Title: The Hobbit
Author(s): J.R.R. Tolkien
Genre: Fiction- Fantasy
Finished: January 13, 2013
Rating: 5 Stars
I dug this one out of the shelves in celebration of the movie, which I have to date seen a grand total of 3 times, none of which I regret in the slightest.
Okay, I didn’t take the book off of the shelf and dust it off. I uploaded it to my Kindle Fire, but the same concept is at work here: I pulled out a book from my past to enjoy in the present. I haven’t read the Hobbit since I was in secondary school, I’m certain English class in middle school. Even then it was an assigned reading, so I read it with the most begrudging of pleasure, and I did not get as much out of it as I could have had it not come with the attached stigma of being a book assigned for school.
But alas, the Hobbit is the sort of book that everyone need read at least once in their life. I wanted to give it another shot, and with more appreciation for fine literature and fantasy.
I was first touched by the fast pacing of the book. Tolkien certainly paid scant attention to detail and drawn out events. The timing for things like anticipation or suspense, even drama, is lacking. That doesn’t necessarily make it a bad book, and neither does the book come across as too hurried or without character development and involvement. Indeed, it is a bit surprising how much Tolkien is able to pack in a few short words. By fast pacing, I mean that there is little to describe their wanderings. Instead, our esteemed author chooses to gloss over the aimless wandering across terrain of Middle Earth, and let us as readers enjoy one action packed sequence to the next.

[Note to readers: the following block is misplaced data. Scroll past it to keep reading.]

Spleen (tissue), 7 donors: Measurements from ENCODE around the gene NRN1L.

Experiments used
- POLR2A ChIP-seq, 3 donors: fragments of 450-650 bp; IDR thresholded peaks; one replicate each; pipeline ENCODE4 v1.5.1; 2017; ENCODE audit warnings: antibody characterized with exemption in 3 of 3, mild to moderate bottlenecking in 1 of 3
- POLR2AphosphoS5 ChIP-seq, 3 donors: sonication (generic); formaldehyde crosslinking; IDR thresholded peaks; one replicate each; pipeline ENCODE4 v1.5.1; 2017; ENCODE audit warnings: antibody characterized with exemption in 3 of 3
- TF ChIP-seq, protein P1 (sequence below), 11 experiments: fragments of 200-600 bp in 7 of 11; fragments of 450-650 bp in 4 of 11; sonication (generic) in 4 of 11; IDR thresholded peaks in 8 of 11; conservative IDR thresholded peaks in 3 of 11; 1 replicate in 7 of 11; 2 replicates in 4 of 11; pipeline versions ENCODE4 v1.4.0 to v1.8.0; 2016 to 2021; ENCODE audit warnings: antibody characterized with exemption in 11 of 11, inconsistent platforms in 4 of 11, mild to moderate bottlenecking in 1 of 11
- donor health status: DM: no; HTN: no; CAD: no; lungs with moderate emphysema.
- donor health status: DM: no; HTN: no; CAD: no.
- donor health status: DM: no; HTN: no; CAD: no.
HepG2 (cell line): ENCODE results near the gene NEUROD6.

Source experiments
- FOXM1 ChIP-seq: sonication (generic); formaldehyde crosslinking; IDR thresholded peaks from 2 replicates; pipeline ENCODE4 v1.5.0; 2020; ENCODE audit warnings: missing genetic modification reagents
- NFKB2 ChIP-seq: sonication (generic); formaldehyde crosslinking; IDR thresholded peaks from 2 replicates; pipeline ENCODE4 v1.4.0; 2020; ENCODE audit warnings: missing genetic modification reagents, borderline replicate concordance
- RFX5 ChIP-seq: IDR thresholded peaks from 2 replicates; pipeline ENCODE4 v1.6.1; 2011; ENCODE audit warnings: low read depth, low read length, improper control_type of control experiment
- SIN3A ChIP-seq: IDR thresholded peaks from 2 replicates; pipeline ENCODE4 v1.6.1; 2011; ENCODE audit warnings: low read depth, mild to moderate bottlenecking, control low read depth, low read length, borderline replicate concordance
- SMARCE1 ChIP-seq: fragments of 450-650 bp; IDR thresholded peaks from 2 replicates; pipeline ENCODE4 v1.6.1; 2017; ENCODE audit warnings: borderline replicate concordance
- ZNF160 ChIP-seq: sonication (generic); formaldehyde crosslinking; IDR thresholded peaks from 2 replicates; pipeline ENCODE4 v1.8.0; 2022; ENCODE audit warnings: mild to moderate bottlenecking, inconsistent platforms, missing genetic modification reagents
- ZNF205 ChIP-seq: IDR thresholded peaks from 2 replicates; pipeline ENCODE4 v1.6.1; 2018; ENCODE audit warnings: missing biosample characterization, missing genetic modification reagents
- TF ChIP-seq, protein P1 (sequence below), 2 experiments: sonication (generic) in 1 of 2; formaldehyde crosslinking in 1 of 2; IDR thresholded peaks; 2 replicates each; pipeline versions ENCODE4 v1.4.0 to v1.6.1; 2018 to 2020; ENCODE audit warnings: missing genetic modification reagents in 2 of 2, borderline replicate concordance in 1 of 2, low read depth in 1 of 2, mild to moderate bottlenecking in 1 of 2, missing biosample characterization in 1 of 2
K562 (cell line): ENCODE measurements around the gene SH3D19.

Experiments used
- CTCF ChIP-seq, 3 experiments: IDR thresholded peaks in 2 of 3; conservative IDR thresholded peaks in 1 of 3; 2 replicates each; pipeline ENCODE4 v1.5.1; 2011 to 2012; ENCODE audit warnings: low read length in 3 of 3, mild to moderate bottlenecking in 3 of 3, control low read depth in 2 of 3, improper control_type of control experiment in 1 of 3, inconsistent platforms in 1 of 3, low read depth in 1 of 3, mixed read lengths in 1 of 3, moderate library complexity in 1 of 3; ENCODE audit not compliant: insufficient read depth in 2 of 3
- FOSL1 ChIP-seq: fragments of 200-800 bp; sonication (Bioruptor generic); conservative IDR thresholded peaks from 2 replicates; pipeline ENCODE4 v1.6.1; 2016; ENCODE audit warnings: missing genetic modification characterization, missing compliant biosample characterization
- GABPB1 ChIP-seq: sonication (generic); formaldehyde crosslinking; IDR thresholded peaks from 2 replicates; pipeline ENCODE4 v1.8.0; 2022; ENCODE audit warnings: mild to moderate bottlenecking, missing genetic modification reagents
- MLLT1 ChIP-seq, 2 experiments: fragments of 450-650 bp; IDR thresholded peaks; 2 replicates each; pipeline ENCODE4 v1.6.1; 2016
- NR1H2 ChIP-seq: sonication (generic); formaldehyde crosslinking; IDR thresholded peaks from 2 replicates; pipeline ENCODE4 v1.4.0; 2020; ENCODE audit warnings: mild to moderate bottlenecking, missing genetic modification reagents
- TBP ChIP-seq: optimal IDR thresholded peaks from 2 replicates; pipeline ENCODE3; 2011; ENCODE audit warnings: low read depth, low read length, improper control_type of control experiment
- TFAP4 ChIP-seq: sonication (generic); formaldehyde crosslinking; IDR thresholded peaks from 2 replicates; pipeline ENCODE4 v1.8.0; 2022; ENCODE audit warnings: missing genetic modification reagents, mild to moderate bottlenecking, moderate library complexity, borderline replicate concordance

It is at times like that that I realize the book was meant for children, and so needed to be relatively free of too much boring description, and also required enough entertaining action to keep the attention span of a child engaged.
But I loved the fast pace of the book; it seemed like a long short story.
And of course, as a fantasy novel lover, I can’t forget the honor that must be paid to Tolkien as a master of his own world, language, and mythology. Bilbo was adorable, his character complex and curious, equal parts brave and frightened, as anyone would be taken from the comfort of their home and thrust on a deadly adventure. I loved all of the dwarves. They were just, each and every one, adorable and brave. Of course not all dwarves were fully fleshed out, as I imagine that would have taken a lot more work and detail than the tiny novel could handle, so only a few dwarves are “real”characters in the novel. The rest of them are just background names.
Though I do wonder how future movies will alter some of the story a bit, particularly with Smaug and with the final battle between man/dwarves/elves and the goblins/wargs. I can’t see some of those details (trying not to spoil here) being preserved in movies, but maybe that’s just me thinking that people want heroic and happy endings.